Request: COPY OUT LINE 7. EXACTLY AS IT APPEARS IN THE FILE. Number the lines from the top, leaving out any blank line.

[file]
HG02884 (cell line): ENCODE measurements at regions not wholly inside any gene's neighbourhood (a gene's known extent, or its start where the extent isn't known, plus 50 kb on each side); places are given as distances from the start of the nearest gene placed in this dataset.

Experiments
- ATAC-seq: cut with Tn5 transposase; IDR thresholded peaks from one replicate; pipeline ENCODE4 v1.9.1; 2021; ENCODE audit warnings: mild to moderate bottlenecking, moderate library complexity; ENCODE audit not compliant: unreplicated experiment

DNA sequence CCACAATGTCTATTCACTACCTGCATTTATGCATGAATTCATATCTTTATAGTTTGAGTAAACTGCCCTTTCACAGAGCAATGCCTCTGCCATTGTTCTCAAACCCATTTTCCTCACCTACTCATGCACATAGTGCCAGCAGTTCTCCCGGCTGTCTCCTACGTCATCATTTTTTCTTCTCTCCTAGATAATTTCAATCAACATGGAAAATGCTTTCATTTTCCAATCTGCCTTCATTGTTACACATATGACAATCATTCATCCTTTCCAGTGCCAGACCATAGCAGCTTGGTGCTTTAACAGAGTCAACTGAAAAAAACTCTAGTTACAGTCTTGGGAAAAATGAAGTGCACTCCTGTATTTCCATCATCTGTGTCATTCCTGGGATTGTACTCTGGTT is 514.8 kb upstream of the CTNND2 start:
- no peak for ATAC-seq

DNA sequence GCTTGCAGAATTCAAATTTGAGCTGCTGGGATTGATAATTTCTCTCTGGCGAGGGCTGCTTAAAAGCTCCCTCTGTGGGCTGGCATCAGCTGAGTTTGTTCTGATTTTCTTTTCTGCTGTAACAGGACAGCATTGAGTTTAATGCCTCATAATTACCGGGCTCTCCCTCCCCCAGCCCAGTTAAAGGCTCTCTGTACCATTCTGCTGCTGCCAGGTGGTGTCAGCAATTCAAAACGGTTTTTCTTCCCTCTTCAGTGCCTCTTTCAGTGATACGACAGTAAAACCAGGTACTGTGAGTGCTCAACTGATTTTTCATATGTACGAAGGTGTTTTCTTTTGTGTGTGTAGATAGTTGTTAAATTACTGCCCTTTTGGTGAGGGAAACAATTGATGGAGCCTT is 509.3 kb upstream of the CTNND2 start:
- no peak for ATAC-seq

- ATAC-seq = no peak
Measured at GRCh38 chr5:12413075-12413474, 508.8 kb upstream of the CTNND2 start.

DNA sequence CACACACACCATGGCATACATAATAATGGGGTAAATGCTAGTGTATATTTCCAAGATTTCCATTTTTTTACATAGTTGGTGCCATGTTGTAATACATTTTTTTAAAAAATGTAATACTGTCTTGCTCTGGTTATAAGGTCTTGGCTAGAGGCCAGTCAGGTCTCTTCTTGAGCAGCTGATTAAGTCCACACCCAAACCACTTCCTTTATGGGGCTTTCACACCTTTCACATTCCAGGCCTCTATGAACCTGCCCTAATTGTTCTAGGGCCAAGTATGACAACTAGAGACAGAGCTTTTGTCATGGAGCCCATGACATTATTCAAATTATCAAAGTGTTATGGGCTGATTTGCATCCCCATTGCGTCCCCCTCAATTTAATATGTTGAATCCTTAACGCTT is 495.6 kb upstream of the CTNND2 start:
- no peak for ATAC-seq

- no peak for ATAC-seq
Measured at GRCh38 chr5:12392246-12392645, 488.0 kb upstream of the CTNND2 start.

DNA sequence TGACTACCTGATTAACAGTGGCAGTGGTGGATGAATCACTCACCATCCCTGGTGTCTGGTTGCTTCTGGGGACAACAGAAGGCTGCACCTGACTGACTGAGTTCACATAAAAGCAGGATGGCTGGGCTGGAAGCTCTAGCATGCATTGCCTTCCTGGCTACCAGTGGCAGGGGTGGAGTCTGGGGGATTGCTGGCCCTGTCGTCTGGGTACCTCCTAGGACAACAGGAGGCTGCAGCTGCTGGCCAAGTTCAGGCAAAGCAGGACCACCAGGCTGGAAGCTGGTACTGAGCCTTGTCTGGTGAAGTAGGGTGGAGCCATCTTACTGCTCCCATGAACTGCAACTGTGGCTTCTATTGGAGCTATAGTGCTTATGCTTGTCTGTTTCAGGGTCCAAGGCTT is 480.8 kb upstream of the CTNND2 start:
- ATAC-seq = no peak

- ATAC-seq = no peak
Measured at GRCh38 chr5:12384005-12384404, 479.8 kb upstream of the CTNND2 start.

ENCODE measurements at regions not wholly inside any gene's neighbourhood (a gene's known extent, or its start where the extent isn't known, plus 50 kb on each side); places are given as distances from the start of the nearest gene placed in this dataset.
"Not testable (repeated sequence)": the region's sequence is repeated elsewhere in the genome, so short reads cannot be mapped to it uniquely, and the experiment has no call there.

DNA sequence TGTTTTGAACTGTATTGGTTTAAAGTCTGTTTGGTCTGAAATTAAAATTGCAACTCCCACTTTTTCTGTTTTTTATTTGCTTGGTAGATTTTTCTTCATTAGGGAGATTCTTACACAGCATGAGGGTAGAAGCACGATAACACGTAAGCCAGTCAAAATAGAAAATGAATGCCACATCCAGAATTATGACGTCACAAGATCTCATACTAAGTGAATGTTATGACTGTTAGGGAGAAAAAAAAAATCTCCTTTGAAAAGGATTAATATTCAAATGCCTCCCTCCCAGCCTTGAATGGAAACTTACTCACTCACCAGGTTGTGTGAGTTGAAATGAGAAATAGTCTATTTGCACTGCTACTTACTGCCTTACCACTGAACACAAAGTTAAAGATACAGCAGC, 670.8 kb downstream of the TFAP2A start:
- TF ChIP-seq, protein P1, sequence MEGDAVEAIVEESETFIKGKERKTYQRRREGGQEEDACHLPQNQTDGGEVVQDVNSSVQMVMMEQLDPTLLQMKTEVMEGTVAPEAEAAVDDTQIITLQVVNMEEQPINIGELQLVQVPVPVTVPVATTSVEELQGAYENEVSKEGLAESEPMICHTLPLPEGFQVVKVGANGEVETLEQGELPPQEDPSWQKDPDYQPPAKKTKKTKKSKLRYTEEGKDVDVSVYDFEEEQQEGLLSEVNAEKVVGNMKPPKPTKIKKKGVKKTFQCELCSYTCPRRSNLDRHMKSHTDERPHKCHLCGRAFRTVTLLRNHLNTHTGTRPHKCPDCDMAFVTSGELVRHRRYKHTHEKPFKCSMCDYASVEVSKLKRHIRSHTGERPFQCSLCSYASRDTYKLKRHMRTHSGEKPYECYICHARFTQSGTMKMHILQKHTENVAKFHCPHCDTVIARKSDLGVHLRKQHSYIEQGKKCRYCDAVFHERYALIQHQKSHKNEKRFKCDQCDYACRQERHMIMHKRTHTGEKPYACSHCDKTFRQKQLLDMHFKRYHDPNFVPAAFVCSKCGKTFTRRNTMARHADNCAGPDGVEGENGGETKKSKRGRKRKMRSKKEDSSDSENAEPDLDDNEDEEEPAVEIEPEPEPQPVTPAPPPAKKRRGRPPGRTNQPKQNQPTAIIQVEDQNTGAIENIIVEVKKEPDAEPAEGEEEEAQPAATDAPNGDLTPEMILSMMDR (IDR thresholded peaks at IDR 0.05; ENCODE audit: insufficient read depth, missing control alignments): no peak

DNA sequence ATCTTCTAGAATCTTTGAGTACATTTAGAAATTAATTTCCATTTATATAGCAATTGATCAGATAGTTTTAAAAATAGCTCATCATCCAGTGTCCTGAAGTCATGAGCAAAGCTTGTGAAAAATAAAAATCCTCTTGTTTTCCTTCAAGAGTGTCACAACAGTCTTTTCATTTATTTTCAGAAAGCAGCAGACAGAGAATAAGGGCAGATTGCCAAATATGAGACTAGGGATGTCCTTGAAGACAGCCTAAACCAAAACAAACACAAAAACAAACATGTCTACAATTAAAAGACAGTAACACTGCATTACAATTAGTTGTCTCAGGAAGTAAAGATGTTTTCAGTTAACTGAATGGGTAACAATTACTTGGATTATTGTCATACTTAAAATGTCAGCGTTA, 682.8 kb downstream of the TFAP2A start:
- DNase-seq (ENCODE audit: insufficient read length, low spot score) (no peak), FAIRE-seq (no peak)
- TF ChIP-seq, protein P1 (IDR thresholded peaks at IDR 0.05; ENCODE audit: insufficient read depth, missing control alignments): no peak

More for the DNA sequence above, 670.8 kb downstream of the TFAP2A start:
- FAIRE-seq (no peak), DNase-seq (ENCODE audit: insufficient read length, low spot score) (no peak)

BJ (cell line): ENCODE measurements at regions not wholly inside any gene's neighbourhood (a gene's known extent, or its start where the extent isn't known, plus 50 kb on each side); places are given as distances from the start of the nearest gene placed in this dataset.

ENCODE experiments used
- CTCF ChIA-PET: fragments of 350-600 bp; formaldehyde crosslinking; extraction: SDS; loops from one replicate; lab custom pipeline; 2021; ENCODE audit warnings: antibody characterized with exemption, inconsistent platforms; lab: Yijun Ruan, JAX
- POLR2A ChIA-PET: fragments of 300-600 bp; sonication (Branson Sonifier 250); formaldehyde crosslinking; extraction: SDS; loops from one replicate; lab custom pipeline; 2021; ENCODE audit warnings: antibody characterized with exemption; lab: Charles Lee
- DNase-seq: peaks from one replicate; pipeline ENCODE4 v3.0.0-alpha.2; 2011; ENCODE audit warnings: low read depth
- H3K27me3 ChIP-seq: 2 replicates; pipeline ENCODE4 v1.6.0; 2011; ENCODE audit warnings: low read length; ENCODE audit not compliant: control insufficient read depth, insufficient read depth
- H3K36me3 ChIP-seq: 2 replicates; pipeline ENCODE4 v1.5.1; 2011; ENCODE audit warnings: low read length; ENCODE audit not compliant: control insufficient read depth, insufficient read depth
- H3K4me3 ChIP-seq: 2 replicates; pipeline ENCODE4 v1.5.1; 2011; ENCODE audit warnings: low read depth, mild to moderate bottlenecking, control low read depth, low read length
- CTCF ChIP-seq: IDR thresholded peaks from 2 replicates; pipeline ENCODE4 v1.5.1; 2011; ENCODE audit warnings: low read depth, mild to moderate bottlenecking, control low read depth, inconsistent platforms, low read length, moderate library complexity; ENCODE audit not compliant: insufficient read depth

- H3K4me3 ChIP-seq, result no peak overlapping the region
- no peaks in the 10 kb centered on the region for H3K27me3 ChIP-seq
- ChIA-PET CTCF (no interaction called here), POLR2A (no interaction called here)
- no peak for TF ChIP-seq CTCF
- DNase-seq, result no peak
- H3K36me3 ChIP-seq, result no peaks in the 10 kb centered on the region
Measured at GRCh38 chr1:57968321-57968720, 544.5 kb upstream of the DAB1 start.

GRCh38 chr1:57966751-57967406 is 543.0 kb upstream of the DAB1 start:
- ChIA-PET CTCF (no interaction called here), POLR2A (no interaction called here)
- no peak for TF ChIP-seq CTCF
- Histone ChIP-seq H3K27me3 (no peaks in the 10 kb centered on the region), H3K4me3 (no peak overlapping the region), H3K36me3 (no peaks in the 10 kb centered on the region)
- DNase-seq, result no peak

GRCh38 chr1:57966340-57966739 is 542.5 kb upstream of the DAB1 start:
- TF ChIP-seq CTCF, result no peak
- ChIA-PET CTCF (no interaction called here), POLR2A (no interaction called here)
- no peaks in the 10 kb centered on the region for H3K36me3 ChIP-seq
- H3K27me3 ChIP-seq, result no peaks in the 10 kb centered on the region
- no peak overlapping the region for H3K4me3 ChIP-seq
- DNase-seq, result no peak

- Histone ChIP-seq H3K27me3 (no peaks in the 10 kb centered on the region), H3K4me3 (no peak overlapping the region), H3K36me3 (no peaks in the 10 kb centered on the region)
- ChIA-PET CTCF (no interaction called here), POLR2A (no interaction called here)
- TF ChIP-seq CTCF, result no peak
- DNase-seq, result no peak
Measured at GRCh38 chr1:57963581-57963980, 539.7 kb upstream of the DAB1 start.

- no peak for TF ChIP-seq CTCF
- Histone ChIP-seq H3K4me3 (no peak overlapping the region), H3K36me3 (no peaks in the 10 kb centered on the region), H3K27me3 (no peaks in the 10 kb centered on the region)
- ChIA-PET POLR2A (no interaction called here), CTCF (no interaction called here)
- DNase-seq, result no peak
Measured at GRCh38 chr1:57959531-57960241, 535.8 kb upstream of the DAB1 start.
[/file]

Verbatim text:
- no peak for ATAC-seq